Judith Viorst

Judith Viorst (born February 3, 1931) is an American author, newspaper journalist, and psychoanalysis researcher. She is perhaps best known for her children's literature, such as The Tenth Good Thing About Barney (about the death of a pet) and the Alexander series of short picture books.

Viorst is a 1952 graduate of the Newark College of Arts and Sciences at Rutgers University in Newark, New Jersey. In 1968, Viorst signed the “Writers and Editors War Tax Protest” pledge, vowing to refuse tax payments in protest against the Vietnam War. In the latter part of the 1970s, after two decades of writing for children and adults, she turned to the study of Freudian psychology. In 1981, after six years of study at Washington Psychoanalytic Institute, she became a research graduate there.

Read more about Judith Viorst:  Personal Life

Famous quotes by judith viorst:

    Growing up means letting go of the dearest megalomaniacal dreams of our childhood. Growing up means knowing they can’t be fulfilled. Growing up means gaining the wisdom and skills to get what we want within the limitations imposed by reality—a reality which consists of diminished powers, restricted freedoms and, with the people we love, imperfect connections.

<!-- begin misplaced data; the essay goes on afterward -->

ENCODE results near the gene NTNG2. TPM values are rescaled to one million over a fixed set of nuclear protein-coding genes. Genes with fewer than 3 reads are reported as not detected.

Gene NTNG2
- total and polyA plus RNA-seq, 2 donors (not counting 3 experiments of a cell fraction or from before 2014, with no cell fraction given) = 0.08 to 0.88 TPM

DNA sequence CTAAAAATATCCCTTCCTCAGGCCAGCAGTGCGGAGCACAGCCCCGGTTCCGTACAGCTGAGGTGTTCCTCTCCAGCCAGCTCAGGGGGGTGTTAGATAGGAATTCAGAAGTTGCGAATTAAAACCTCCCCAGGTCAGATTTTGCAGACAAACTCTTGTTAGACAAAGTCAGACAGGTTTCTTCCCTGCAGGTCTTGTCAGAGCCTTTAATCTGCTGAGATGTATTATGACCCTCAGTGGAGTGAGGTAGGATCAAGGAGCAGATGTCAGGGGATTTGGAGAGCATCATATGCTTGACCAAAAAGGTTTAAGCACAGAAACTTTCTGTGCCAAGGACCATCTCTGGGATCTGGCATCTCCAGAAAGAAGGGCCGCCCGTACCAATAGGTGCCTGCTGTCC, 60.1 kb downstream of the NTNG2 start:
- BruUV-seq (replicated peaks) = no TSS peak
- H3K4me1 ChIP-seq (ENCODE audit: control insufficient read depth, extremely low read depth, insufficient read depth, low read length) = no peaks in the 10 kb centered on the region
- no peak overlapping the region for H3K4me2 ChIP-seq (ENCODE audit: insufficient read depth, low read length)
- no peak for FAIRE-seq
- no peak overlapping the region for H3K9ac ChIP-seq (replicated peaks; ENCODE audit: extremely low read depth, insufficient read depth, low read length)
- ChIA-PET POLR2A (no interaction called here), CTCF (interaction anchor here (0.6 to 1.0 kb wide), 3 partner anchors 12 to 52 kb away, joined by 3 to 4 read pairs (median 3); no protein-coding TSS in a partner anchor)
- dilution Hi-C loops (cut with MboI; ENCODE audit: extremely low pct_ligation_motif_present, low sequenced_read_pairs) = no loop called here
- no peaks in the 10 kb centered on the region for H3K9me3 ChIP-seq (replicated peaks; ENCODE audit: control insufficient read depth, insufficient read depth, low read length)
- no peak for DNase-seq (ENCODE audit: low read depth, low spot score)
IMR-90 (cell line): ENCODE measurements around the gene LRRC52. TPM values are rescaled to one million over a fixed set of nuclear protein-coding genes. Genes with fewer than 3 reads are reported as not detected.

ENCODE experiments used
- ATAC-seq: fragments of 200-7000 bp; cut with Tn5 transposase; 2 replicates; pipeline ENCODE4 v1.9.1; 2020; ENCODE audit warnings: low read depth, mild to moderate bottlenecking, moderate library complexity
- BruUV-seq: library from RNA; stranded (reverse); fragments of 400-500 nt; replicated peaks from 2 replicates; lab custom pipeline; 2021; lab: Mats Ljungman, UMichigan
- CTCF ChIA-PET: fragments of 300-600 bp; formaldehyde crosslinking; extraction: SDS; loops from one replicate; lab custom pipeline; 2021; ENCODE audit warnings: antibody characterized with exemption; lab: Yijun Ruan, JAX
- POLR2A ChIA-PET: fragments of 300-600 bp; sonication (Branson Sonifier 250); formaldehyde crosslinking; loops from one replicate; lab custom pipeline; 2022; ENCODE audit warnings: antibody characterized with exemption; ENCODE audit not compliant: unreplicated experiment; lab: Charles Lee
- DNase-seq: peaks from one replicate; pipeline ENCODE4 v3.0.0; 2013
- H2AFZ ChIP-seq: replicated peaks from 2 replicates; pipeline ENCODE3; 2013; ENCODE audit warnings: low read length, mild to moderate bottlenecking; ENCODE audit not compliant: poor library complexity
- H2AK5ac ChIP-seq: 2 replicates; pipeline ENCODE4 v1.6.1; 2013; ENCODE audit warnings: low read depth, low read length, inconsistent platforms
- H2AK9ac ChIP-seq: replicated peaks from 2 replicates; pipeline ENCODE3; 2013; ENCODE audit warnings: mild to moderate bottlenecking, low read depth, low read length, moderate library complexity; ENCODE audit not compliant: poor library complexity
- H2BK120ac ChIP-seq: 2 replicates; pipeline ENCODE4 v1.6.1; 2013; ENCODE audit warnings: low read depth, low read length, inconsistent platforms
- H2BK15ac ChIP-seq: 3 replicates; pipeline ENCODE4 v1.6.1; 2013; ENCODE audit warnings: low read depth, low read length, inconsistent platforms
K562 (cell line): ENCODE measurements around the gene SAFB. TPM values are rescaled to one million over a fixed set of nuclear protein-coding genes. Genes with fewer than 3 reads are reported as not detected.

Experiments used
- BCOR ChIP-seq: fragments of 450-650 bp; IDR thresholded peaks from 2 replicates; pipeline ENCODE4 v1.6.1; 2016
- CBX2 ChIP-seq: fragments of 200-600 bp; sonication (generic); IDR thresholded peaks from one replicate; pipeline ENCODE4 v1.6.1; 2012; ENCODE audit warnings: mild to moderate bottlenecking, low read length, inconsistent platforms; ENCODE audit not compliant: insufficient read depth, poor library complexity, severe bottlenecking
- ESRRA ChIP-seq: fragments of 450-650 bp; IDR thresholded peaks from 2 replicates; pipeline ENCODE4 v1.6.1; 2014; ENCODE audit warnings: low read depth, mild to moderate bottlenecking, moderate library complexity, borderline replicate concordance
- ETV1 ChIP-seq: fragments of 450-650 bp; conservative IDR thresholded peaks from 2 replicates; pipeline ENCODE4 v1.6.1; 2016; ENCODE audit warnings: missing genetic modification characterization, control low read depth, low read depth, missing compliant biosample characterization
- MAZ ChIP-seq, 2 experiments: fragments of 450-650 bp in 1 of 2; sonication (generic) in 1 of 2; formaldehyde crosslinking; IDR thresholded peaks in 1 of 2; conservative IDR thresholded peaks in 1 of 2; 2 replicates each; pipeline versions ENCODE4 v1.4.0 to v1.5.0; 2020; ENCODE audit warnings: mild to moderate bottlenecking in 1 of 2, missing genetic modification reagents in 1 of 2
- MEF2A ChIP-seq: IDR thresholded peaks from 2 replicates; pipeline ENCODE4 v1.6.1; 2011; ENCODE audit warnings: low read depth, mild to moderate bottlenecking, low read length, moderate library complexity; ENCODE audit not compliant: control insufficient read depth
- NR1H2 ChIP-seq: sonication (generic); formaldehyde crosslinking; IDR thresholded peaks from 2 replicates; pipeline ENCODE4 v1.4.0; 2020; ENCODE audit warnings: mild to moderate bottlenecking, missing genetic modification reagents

Judith Viorst (20th century)

    A gorgeous example of denial is the story about the little girl who was notified that a baby brother or sister was on the way. She listened in thoughtful silence, then raised her gaze from her mother’s belly to her eyes and said, ‘Yes, but who will be the new baby’s mommy?’
    Judith Viorst (20th century)

    Because we believe ourselves to be better parents than our parents, we expect to produce ‘better’ children than they produced.
    Judith Viorst (20th century)

    Just as children, step by step, must separate from their parents, we will have to separate from them. And we will probably suffer...from some degree of separation anxiety: because separation ends sweet symbiosis. Because separation reduces our power and control. Because separation makes us feel less needed, less important. And because separation exposes our children to danger.
    Judith Viorst (20th century)